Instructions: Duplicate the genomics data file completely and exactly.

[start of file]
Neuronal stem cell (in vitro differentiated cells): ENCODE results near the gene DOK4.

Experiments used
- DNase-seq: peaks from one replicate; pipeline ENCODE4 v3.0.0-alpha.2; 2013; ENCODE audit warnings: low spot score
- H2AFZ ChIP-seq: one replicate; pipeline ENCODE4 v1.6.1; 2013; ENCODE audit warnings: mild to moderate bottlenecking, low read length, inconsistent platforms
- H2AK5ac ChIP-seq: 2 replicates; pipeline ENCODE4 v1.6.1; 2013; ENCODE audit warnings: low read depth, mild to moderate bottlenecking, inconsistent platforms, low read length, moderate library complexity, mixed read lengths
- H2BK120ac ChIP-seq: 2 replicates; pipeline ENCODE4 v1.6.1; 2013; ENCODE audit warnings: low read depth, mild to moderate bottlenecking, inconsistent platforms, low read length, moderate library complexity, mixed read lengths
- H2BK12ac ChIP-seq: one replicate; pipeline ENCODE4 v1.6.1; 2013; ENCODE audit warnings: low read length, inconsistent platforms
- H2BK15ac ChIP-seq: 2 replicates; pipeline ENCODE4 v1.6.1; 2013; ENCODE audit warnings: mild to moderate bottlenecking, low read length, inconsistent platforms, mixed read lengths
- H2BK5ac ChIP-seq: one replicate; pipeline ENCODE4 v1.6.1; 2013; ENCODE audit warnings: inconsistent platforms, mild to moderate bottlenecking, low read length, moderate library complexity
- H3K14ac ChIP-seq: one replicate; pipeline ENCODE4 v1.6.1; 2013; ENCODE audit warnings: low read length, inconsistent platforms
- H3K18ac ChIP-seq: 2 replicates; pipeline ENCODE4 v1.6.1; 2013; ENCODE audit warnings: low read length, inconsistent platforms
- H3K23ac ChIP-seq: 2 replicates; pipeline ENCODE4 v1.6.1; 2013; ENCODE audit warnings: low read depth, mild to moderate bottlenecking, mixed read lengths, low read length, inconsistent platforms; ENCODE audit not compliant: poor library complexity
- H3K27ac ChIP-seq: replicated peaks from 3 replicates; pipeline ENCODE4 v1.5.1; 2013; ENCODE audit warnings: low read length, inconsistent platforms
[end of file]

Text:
Neuronal stem cell (in vitro differentiated cells): ENCODE results near the gene DOK4.

Experiments used
- DNase-seq: peaks from one replicate; pipeline ENCODE4 v3.0.0-alpha.2; 2013; ENCODE audit warnings: low spot score
- H2AFZ ChIP-seq: one replicate; pipeline ENCODE4 v1.6.1; 2013; ENCODE audit warnings: mild to moderate bottlenecking, low read length, inconsistent platforms
- H2AK5ac ChIP-seq: 2 replicates; pipeline ENCODE4 v1.6.1; 2013; ENCODE audit warnings: low read depth, mild to moderate bottlenecking, inconsistent platforms, low read length, moderate library complexity, mixed read lengths
- H2BK120ac ChIP-seq: 2 replicates; pipeline ENCODE4 v1.6.1; 2013; ENCODE audit warnings: low read depth, mild to moderate bottlenecking, inconsistent platforms, low read length, moderate library complexity, mixed read lengths
- H2BK12ac ChIP-seq: one replicate; pipeline ENCODE4 v1.6.1; 2013; ENCODE audit warnings: low read length, inconsistent platforms
- H2BK15ac ChIP-seq: 2 replicates; pipeline ENCODE4 v1.6.1; 2013; ENCODE audit warnings: mild to moderate bottlenecking, low read length, inconsistent platforms, mixed read lengths
- H2BK5ac ChIP-seq: one replicate; pipeline ENCODE4 v1.6.1; 2013; ENCODE audit warnings: inconsistent platforms, mild to moderate bottlenecking, low read length, moderate library complexity
- H3K14ac ChIP-seq: one replicate; pipeline ENCODE4 v1.6.1; 2013; ENCODE audit warnings: low read length, inconsistent platforms
- H3K18ac ChIP-seq: 2 replicates; pipeline ENCODE4 v1.6.1; 2013; ENCODE audit warnings: low read length, inconsistent platforms
- H3K23ac ChIP-seq: 2 replicates; pipeline ENCODE4 v1.6.1; 2013; ENCODE audit warnings: low read depth, mild to moderate bottlenecking, mixed read lengths, low read length, inconsistent platforms; ENCODE audit not compliant: poor library complexity
- H3K27ac ChIP-seq: replicated peaks from 3 replicates; pipeline ENCODE4 v1.5.1; 2013; ENCODE audit warnings: low read length, inconsistent platforms